This success saw Cherry take overall design control of Vauxhall in 1975 and then for the whole of GM’s European operation in 1983. In that time, he was in charge of the Astra, Corsa, Nova, Calibra and Tigra.
PICTURE: Vauxhall Firenza
Royden ‘Roy’ Axe (1937-2010)
One of the unsung heroes of car design, Roy Axe began his career at the Rootes Group in 1959 and stayed with the company as it morphed into Chrysler Europe.
He oversaw the Alpine and Horizon models before moving to the USA, but he returned in 1982 to join British Leyland (BL).
Royden ‘Roy’ Axe
Although BL was going through its own troubles during this time, Axe pushed ahead and came up with the highly acclaimed MG EX-E concept and then the Rover 800 (pictured), brieflylaunched in the US as the Sterling 825.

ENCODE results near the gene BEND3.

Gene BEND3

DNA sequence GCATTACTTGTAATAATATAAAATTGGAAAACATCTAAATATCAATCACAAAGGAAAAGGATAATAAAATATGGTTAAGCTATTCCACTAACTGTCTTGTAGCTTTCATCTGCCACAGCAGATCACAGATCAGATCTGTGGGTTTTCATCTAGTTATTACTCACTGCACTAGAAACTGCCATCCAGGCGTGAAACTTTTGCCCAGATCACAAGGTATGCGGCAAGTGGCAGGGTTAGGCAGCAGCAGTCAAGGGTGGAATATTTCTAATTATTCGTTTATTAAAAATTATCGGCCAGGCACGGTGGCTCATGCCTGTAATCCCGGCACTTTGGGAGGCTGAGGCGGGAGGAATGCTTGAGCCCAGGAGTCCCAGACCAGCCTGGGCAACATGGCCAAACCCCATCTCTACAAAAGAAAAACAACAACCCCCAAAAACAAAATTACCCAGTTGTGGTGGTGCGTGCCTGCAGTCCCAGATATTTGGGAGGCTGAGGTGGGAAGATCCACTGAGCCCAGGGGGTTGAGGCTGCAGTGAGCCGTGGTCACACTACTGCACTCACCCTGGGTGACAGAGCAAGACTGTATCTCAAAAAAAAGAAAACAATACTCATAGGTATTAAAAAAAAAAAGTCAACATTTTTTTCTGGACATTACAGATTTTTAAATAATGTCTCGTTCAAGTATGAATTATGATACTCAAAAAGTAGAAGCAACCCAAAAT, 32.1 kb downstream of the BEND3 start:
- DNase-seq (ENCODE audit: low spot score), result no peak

Axe then signed off on the Rover 400 before leaving to set up his own consultancy called Design Research Associates. While running this, he styled the Bentley Java concept that was shown at the 1994 Geneva motor show.
Robert Opron (Born 1932)
The quality of Robert Opron’s work is undeniable. After a spell as a furniture designer, he joined Citroën and made his mark with the 1968 update of the DS. This gave the French sedan a smoother nose that incorporated a set of headlights that turned with the steering.
This feature was used on Opron’s next design, the SM coupe, which was all his own work.
Opron was also responsible for the Citroën GS that launched in the same year as the SM and showed he could turn his hand to family cars as well as exclusive sports models.
His toughest brief was replacing the DS and he came up with the CX of 1974 to do the job. However, this was the year he was made redundant from Citroën, so he went to work for Renault, where he designed the Alpine A310 facelift, Fuego and 9. Later in life, Opron also penned the Alfa Romeo SZ.